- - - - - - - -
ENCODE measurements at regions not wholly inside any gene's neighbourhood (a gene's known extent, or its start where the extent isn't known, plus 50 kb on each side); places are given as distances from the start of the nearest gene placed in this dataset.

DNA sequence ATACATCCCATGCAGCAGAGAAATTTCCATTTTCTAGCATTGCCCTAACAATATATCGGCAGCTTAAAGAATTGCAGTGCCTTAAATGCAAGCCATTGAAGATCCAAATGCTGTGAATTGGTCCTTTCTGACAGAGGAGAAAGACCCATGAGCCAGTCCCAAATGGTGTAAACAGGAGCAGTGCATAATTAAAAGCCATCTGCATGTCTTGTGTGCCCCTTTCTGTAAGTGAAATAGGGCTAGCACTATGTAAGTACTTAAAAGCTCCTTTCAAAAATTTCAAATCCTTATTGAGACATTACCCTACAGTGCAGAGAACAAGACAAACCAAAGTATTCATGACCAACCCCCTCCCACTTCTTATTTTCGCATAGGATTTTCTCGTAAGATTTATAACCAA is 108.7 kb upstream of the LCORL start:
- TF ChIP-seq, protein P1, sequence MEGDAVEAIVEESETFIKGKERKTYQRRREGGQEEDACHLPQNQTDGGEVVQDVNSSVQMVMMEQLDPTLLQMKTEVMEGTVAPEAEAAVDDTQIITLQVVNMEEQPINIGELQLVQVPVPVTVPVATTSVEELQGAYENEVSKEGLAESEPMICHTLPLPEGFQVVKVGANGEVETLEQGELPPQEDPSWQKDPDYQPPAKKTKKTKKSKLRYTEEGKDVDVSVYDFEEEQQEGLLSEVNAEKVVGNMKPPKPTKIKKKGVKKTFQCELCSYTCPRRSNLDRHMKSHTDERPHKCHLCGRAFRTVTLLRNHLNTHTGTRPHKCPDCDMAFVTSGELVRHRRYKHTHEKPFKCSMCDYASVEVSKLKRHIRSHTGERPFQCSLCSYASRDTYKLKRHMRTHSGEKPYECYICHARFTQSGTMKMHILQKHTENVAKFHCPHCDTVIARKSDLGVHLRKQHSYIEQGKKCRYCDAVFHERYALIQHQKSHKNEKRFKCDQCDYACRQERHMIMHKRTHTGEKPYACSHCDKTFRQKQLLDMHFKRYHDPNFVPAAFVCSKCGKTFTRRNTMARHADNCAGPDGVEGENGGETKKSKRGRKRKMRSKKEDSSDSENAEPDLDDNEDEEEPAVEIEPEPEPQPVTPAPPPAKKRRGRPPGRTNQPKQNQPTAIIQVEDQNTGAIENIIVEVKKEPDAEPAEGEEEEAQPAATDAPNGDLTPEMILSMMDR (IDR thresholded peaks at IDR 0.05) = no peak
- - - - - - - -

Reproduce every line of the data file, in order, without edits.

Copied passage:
ENCODE measurements at regions not wholly inside any gene's neighbourhood (a gene's known extent, or its start where the extent isn't known, plus 50 kb on each side); places are given as distances from the start of the nearest gene placed in this dataset.

DNA sequence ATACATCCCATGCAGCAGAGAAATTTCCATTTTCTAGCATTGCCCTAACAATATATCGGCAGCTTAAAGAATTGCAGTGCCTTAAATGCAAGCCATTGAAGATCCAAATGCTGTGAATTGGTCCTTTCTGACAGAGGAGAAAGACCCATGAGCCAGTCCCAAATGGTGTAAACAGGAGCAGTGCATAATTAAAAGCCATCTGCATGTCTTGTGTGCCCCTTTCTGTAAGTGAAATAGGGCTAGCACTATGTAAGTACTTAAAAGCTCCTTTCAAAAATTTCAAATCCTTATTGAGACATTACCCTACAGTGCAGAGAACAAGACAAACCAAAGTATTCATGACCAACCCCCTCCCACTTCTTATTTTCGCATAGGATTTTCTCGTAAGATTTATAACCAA is 108.7 kb upstream of the LCORL start:
- TF ChIP-seq, protein P1, sequence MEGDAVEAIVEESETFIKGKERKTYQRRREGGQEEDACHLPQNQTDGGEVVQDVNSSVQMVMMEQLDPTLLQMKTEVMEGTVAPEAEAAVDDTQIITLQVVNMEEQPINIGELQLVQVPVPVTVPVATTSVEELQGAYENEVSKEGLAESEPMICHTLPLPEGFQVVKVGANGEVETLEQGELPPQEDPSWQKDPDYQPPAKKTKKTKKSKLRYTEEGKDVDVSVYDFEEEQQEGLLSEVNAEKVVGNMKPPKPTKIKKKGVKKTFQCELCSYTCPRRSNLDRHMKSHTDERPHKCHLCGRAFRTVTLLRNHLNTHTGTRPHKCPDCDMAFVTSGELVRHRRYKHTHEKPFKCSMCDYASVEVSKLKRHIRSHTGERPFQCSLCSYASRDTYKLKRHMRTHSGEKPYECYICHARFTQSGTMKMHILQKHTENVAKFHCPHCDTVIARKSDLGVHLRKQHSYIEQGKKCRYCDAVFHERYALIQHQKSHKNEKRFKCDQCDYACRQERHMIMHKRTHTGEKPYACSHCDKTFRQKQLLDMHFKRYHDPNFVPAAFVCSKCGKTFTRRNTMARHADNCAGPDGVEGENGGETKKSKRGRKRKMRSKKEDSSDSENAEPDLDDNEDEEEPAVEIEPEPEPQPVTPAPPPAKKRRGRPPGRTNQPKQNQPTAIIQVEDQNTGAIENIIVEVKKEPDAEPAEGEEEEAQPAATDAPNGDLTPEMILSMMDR (IDR thresholded peaks at IDR 0.05) = no peak